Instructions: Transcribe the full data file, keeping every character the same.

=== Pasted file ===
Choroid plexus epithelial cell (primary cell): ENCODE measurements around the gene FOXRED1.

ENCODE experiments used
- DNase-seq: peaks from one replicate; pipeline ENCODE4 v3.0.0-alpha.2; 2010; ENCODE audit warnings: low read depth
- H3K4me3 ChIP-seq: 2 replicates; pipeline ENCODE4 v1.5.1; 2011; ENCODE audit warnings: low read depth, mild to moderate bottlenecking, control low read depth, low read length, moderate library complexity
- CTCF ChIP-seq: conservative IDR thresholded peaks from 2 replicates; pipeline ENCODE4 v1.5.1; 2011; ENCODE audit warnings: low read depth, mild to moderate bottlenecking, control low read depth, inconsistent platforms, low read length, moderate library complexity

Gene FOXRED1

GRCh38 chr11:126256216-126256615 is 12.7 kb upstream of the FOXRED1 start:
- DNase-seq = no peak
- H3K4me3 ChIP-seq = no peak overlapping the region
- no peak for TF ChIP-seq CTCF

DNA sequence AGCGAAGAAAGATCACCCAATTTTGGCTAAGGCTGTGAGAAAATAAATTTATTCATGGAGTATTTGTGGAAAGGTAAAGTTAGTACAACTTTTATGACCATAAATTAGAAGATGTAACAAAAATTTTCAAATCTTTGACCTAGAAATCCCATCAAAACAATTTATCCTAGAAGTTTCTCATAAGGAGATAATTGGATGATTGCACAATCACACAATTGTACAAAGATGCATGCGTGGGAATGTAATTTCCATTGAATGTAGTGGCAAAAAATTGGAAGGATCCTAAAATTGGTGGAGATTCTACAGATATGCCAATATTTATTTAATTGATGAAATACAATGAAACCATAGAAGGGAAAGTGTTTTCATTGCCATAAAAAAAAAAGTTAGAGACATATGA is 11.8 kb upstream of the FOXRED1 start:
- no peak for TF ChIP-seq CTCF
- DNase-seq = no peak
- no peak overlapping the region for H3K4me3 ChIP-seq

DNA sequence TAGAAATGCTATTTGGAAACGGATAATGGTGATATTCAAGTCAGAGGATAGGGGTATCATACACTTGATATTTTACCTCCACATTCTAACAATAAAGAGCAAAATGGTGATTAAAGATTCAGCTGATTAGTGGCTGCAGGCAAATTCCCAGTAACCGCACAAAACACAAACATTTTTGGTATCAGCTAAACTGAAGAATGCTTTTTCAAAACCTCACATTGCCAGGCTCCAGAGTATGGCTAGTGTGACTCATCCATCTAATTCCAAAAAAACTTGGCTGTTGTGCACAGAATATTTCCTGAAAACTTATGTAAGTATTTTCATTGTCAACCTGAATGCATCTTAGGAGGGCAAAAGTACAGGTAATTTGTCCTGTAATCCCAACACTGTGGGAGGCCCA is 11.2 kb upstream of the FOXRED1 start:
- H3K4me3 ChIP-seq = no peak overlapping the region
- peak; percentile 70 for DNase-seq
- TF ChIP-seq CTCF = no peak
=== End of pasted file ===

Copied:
Choroid plexus epithelial cell (primary cell): ENCODE measurements around the gene FOXRED1.

ENCODE experiments used
- DNase-seq: peaks from one replicate; pipeline ENCODE4 v3.0.0-alpha.2; 2010; ENCODE audit warnings: low read depth
- H3K4me3 ChIP-seq: 2 replicates; pipeline ENCODE4 v1.5.1; 2011; ENCODE audit warnings: low read depth, mild to moderate bottlenecking, control low read depth, low read length, moderate library complexity
- CTCF ChIP-seq: conservative IDR thresholded peaks from 2 replicates; pipeline ENCODE4 v1.5.1; 2011; ENCODE audit warnings: low read depth, mild to moderate bottlenecking, control low read depth, inconsistent platforms, low read length, moderate library complexity

Gene FOXRED1

GRCh38 chr11:126256216-126256615 is 12.7 kb upstream of the FOXRED1 start:
- DNase-seq = no peak
- H3K4me3 ChIP-seq = no peak overlapping the region
- no peak for TF ChIP-seq CTCF

DNA sequence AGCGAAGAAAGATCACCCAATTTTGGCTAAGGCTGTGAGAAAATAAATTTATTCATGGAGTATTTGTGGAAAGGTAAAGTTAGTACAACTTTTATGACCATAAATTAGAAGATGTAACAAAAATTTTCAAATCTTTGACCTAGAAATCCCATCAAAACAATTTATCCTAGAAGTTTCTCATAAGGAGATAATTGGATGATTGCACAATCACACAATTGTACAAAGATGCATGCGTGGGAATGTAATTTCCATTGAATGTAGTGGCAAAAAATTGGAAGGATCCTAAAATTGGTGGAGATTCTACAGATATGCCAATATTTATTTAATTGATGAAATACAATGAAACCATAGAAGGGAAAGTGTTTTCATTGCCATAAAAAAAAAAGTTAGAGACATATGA is 11.8 kb upstream of the FOXRED1 start:
- no peak for TF ChIP-seq CTCF
- DNase-seq = no peak
- no peak overlapping the region for H3K4me3 ChIP-seq

DNA sequence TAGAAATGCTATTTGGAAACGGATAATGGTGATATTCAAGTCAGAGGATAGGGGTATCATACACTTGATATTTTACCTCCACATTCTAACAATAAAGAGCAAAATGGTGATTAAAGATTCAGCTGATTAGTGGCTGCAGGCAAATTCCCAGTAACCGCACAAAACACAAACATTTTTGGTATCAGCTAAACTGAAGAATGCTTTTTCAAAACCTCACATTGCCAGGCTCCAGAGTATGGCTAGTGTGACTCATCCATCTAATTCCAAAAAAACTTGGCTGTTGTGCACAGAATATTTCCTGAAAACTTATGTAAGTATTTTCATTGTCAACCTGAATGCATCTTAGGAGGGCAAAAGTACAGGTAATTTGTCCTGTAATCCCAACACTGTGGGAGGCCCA is 11.2 kb upstream of the FOXRED1 start:
- H3K4me3 ChIP-seq = no peak overlapping the region
- peak; percentile 70 for DNase-seq
- TF ChIP-seq CTCF = no peak